Once you’ve shortlisted and eventually identified the right creator(s), you’ll need to set up their contracts and incentives in a way that fosters a positive, long-term working relationship.
Incentives can include any perks that encourage creators to promote your brand more proactively, such as branded gifts and free products, exclusive experiences, discounts, etc.
A lack of adequate compensation has been cited as the number 1 driver of failure in influencer marketing, so make sure the rewards reflect what you expect of the creator(s), to secure the right level of commitment from them.
Step 4. Activate, analyze and optimize
As soon as the campaign kicks off and influencers start posting content based on your guidelines, you need to have a systematic way of tracking and analyzing performance.
There are several metrics you should pay attention to:
Engagement, as measured by likes, shares, and comments.
Sentiment of the comments.
Engagement rate per views.
Monitor how each piece of content is performing, and adjust as needed when you see patterns emerging.
For instance, if branded videos from influencers that include a certain song, effect, or style get more views or higher engagement, then you can share those learnings with the oher creators working on your campaign to fine-tune their content accordingly.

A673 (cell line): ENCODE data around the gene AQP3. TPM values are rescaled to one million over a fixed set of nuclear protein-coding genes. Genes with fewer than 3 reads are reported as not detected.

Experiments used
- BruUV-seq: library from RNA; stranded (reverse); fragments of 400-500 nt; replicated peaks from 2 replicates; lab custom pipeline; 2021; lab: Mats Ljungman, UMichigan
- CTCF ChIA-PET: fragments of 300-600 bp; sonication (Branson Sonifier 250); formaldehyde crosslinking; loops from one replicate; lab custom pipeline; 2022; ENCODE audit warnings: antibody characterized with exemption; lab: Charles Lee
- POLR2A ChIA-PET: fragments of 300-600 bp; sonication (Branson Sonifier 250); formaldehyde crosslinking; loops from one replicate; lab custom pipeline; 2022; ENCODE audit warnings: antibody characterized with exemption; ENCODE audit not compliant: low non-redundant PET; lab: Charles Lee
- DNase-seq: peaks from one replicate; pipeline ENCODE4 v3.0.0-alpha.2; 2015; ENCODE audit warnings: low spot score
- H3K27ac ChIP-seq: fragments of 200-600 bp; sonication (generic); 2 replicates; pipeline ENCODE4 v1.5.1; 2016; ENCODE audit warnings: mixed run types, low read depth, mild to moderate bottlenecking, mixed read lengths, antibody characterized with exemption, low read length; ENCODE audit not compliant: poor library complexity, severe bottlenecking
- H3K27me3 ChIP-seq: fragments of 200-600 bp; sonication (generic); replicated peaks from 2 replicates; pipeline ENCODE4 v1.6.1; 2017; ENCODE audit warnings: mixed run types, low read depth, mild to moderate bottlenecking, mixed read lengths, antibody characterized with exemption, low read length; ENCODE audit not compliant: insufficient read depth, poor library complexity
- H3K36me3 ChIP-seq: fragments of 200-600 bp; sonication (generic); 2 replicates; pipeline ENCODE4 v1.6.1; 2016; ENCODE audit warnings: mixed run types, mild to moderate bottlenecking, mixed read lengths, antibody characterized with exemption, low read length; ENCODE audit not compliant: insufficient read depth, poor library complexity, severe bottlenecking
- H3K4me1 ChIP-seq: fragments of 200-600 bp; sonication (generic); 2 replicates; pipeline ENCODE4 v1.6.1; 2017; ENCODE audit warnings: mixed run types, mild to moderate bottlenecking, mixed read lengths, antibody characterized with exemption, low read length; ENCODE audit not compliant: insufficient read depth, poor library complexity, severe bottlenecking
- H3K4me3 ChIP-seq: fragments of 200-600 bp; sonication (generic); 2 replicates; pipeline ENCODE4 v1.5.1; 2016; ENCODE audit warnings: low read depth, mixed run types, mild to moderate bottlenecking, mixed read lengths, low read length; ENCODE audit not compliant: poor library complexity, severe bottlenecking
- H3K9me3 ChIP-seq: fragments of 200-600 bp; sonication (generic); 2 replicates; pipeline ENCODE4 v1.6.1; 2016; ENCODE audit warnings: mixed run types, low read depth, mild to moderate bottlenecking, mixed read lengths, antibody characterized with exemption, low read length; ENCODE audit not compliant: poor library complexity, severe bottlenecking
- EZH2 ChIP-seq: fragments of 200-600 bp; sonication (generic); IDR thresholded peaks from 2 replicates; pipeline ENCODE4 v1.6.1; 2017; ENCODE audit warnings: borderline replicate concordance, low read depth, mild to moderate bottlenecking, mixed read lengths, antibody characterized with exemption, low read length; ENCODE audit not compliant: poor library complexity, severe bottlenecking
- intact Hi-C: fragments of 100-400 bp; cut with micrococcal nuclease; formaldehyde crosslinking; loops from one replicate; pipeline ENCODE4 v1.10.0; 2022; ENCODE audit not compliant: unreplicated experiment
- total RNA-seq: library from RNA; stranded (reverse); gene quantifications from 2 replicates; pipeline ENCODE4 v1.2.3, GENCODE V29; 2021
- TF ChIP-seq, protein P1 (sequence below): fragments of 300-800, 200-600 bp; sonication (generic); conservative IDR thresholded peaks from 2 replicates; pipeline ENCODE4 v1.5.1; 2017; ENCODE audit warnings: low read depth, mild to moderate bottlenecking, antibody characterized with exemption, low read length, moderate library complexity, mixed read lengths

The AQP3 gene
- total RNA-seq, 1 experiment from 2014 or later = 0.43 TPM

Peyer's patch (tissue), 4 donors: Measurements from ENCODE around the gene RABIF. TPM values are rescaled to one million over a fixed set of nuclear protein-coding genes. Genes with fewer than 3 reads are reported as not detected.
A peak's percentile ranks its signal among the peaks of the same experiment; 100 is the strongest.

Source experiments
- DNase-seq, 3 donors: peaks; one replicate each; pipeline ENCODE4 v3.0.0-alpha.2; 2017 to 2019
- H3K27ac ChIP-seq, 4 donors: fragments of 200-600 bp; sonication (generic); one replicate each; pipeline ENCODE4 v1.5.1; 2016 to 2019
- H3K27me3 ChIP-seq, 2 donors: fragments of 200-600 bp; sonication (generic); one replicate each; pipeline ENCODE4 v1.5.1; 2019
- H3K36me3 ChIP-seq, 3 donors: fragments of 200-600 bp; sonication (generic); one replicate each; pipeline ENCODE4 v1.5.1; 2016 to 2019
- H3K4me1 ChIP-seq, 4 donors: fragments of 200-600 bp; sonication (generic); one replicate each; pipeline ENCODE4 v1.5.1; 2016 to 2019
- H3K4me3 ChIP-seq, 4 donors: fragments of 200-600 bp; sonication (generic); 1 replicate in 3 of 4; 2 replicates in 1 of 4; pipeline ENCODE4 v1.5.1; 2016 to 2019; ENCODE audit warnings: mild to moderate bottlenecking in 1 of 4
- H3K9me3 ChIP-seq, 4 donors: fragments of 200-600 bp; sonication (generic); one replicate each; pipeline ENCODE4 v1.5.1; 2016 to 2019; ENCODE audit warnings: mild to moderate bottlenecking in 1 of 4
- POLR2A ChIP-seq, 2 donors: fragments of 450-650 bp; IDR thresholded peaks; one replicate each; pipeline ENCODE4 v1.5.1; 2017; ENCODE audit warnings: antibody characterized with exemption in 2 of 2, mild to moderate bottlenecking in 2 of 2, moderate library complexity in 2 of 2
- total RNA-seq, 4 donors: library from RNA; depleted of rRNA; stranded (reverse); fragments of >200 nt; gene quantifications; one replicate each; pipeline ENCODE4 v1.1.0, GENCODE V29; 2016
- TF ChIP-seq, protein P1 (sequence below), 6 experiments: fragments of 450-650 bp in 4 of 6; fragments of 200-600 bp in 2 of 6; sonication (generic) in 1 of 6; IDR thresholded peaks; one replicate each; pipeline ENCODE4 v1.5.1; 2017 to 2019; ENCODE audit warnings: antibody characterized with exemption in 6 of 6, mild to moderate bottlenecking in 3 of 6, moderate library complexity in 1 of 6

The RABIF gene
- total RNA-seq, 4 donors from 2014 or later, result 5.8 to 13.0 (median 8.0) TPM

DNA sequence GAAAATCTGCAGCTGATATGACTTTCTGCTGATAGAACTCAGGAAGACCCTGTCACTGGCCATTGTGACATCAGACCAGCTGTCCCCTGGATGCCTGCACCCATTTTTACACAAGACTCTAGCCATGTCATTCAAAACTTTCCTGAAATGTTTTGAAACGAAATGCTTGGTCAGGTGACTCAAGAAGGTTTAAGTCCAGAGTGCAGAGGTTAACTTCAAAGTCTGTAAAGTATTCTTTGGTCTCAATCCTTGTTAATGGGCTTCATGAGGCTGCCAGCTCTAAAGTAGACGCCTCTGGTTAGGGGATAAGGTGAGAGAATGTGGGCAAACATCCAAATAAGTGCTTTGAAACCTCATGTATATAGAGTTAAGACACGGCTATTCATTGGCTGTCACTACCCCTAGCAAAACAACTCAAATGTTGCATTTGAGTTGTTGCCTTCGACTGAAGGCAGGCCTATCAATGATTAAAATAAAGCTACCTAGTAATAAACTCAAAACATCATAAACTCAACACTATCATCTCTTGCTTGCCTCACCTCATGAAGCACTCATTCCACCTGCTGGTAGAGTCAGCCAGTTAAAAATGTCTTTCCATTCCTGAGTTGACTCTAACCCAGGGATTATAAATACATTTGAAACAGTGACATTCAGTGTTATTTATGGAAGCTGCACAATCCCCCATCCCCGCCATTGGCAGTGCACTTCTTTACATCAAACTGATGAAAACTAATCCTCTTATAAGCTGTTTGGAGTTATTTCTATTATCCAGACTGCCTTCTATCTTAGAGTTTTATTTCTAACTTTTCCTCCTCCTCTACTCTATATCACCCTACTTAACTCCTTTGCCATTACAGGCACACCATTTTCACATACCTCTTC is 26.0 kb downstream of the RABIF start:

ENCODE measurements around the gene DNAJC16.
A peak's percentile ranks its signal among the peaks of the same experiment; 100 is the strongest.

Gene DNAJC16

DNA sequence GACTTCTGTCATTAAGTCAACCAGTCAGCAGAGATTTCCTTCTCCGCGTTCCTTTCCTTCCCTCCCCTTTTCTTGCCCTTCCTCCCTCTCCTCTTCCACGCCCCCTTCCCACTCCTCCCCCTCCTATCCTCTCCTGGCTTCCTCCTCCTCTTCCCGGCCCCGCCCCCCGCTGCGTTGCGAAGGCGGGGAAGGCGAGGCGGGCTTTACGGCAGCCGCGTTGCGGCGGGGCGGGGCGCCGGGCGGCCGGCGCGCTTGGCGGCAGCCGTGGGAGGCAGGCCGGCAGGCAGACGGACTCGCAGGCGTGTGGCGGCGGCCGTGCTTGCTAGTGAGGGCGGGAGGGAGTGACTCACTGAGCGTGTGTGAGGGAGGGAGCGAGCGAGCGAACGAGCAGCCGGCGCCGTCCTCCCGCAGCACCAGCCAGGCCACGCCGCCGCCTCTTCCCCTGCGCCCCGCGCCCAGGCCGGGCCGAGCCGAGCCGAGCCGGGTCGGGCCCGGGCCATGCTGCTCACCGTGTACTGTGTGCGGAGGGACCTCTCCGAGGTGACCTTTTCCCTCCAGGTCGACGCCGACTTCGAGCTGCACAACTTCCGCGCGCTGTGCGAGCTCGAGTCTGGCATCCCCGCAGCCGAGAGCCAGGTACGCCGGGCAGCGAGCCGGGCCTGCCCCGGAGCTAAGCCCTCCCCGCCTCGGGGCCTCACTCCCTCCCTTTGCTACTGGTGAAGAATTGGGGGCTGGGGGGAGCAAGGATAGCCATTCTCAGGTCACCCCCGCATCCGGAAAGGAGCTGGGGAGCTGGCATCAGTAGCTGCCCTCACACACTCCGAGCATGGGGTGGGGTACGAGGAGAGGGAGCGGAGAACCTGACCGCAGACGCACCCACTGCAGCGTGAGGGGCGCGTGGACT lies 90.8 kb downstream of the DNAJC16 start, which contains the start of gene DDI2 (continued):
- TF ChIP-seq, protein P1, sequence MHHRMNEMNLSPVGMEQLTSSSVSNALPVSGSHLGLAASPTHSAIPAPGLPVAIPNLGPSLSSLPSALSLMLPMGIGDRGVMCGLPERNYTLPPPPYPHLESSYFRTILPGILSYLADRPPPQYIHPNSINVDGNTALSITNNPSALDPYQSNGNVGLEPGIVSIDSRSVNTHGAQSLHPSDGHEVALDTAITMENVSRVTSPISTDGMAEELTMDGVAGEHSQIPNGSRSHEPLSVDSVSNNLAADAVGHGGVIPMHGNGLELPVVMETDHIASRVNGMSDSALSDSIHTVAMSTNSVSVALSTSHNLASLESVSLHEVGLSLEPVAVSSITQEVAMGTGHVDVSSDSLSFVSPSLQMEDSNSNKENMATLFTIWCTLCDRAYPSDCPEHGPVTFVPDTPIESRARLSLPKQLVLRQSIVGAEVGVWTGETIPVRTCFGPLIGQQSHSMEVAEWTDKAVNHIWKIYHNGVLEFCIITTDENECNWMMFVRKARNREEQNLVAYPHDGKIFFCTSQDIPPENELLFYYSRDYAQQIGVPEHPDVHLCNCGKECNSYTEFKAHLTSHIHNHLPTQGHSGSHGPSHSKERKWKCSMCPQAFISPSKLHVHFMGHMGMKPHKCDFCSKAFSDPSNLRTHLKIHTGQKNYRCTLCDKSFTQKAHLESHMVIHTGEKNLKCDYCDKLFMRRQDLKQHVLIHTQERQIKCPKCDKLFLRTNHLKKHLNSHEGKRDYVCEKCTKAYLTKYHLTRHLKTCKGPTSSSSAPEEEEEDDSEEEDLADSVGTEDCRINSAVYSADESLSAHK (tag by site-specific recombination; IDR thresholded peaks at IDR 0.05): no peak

Luckily, you don’t need to do all this manually. There are many TikTok analytics tools you can use to track the performance of your branded content - such as HypeAuditor, a market leader in this space.
Step 5. Lean into user-generated content (UGC)
UGC has been a big movement across social media. It leverages the crowds to increase awareness and create interactions between consumers and brands.
When social media users mix and match elements of branded content in their own videos, it generates a snowball effect that brings other users in.
An effective example of this are branded hashtag challenges on TikTok.
According to TikTok, these types of challenges have an impressive 17.5% media engagement rate, and lead to 4 times higher ad recall and 4.5 times higher brand recall, compared to standard ads. The return on ad spend against branded hashtag challenges was 5 x for half of the brands who use them, according to the platform. Here and here are a couple examples of brands who’ve executed this strategy well.
You could get influencers to launch the challenge by introducing it to their followers, and taking part in it themselves. Make sure there’s a deadline for submissions, and add prizes the audience is likely to value to maximize engagement even more!
Step 6. Measure your RoI after the campaign
The final step is to track the results from the overall campaign, versus how much was spent on it. There are several ways to measure RoI from influencer marketing.
This is easier to track if your primary goal was to drive sales by a given percentage over the duration of the campaign.